Harriet Tubman was an American abolitionist and activist. She was born in Maryland and spent most of her early years enslaved. In 1894, Tubman escaped to safety in Philadelphia and slowly provided support and rescue to those in a similar situation. Tubman would continuously return to Maryland to help retrieve people and bring them to a place of safety. She used a system of safe houses and careful transportation to guide individuals into other states; this was known as the “Underground Railroad.” Tubman made roughly 13 trips back to Maryland and helped free many people from slavery. After that, she worked as a nurse, cook and spy during the Civil War. Her role was critical in the release of over 700 enslaved individuals. Harriet Tubman has proven countless times that women exude bravery in the face of adversity.
Patsy Mink was an American attorney and politician from Hawaii. She is revered for her legislative work in women’s rights and education — making advances in both during her career. During the 1950s, Mink began dealing with politics. With Hawaii in consideration for statehood, Mink was elected to the Hawaiian Territorial Legislature. From there, she served on the Territorial Senate. While working at the legislature, she authorized a bill supporting “equal pay for equal work,” emphasizing the importance of gender equality in the workforce. After serving in the Territorial Senate, she served in the U.S. House of Representatives from 1965-1977 and again from 1990-2002. She was the first woman of color and Asian-American woman elected to Congress. Her work was mainly concerned with education. She helped foster the beginnings of the Early Childhood Education Act and the Elementary and Secondary Education Act — both supporting funding and resources for education systems of all kinds. Mink will always be remembered as a courageous woman dedicated to opening doors and providing opportunities for women, children and minorities across the United States.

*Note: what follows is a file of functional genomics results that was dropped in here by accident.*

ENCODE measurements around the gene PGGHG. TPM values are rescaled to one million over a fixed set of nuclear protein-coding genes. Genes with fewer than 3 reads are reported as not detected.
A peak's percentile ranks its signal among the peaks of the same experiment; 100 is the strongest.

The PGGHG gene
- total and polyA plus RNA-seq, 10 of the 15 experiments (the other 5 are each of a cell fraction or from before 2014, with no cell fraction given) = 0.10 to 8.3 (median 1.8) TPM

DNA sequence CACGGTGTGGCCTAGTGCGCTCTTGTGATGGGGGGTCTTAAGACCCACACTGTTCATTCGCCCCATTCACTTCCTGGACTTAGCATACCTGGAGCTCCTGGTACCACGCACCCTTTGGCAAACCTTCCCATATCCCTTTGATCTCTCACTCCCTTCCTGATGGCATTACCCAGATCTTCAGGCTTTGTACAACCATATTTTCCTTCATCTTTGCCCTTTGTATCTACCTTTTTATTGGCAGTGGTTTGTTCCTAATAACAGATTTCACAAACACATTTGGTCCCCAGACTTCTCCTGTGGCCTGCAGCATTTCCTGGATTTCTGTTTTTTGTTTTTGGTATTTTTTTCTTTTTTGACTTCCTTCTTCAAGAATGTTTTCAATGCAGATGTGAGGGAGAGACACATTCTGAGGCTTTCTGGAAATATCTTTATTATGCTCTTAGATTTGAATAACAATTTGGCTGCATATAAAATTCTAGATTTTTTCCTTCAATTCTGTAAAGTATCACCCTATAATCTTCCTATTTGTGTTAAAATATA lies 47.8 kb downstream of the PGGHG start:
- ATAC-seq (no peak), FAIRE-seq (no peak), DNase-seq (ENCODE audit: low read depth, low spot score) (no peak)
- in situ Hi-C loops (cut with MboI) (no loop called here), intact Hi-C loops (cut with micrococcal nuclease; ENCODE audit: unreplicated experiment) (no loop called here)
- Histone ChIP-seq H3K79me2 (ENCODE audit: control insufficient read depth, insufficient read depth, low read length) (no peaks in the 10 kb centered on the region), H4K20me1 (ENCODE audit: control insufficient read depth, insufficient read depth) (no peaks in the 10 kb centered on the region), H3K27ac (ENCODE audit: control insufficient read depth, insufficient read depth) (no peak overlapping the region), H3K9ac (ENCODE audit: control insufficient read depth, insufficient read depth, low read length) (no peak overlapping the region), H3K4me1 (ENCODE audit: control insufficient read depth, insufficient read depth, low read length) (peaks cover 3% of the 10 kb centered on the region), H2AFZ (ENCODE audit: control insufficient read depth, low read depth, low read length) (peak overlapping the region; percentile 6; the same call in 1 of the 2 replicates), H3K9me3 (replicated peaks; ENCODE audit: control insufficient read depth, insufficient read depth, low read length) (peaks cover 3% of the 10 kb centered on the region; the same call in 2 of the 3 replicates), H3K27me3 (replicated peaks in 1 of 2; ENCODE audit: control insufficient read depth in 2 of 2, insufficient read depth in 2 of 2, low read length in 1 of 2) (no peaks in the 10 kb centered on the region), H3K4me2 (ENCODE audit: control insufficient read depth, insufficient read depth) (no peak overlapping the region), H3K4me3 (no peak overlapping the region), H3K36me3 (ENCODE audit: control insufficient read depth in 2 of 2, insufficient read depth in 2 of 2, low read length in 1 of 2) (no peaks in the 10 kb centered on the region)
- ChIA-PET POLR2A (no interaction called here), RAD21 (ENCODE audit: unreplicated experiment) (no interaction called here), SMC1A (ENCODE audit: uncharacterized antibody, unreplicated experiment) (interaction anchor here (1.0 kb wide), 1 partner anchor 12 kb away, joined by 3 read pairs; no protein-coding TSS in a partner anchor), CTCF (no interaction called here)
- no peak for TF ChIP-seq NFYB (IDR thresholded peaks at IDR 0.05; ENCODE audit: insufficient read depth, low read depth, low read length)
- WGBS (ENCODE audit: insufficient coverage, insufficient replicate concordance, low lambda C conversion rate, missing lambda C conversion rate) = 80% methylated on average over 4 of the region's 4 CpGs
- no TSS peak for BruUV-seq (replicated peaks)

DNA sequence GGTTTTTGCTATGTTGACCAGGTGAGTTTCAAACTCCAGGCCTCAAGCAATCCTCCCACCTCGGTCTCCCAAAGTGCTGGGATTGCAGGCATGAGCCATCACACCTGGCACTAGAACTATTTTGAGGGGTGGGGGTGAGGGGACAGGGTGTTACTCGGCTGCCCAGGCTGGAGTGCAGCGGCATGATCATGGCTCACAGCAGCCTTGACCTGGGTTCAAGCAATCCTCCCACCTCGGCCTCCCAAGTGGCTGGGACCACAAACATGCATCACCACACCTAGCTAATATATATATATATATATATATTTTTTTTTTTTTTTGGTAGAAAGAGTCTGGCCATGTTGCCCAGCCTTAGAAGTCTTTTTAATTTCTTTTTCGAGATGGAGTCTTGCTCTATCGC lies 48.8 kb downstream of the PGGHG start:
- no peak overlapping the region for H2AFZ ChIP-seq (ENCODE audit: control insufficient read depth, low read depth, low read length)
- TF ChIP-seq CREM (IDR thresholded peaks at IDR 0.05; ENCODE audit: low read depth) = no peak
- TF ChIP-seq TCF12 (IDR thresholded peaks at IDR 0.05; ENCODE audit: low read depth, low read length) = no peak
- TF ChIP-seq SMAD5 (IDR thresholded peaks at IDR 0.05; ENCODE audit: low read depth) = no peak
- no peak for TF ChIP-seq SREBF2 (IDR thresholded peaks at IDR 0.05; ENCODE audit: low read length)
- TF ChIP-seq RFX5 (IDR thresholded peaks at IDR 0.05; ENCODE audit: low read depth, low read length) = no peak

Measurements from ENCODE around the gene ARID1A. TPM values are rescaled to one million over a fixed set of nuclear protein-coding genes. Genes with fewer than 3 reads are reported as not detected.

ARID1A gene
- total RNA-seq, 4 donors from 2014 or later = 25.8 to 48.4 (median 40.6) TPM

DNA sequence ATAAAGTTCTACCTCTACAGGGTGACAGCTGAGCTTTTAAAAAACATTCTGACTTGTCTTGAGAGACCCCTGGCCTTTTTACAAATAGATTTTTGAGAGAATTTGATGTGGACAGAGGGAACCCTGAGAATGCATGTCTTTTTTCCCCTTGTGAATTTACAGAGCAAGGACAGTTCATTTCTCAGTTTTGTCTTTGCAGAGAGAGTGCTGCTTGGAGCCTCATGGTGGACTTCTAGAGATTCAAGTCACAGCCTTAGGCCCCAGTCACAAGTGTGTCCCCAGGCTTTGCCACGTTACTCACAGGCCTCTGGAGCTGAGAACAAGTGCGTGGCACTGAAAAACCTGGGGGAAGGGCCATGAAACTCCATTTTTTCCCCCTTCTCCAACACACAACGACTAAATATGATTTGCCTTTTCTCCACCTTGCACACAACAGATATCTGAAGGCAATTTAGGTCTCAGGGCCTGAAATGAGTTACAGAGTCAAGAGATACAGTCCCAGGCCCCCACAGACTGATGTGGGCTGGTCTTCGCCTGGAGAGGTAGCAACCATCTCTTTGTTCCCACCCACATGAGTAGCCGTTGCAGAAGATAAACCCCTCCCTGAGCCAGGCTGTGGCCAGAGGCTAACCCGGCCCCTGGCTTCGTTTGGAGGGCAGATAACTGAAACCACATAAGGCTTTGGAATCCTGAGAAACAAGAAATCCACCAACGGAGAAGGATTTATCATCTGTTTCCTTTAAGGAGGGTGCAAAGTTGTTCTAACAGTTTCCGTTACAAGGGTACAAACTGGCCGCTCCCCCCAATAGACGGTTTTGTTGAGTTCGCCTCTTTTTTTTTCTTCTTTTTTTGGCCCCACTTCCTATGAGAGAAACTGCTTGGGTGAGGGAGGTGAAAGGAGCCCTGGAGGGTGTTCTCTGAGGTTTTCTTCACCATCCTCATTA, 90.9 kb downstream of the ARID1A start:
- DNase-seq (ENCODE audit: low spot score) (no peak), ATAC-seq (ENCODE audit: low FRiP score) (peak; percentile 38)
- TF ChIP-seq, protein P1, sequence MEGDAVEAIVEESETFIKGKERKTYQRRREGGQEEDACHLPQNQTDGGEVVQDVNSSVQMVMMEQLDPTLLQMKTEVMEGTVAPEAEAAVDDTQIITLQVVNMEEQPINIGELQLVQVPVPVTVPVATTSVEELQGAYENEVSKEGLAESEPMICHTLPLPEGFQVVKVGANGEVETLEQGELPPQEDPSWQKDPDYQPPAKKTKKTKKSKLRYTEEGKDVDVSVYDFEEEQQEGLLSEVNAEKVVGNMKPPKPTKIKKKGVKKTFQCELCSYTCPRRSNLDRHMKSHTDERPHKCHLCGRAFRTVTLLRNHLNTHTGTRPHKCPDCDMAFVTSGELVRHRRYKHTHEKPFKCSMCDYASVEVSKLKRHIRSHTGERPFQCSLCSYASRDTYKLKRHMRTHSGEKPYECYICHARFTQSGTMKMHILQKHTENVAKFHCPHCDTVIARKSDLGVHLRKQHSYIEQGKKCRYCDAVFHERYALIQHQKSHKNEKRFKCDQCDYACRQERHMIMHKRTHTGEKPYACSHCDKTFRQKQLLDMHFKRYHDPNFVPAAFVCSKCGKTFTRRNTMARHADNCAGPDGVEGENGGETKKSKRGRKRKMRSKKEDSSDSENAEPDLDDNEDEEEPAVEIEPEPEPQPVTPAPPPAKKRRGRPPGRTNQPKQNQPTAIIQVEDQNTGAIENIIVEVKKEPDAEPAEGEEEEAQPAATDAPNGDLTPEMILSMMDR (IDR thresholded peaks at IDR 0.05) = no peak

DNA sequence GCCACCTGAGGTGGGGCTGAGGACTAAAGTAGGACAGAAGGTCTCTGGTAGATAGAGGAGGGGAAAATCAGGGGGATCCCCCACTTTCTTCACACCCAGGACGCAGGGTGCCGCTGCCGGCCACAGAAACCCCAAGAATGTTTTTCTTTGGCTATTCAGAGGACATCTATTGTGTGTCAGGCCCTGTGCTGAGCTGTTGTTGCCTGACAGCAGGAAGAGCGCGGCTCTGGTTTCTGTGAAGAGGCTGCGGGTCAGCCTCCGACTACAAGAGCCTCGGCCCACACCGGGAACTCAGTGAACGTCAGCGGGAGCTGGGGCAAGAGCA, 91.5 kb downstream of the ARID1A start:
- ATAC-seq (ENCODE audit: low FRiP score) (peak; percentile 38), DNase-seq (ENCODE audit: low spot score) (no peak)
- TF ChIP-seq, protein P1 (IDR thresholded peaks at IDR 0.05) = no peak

Wilma Mankiller was an activist, social worker and the first woman elected to serve as Principal Chief of the Cherokee Nation. Her early advocacy began in the late 1960s when she became involved in the Occupation of Alcatraz — a 19-month-long Native American protest. From there, she spent time as a social worker. Upon returning to Oklahoma, Mankiller was hired by Cherokee Nation as an economic stimulus coordinator. She led the Community Development Department. Her work in the department attracted the eyes of everyone in the community, and her projects were featured in a movie detailing her life. In 1983, she ran as a deputy to the Principal Chief and won, becoming the first woman to serve in her position. Two years later, she became Principal Chief, serving for ten years. Under her guidance, new health clinics were built, early education was developed, and job training programs were instated. After her time in politics, she authored numerous books, further continuing her advocacy. Wilma Mankiller is the embodiment of female leadership and through her work, the development of Cherokee Nation can be seen today.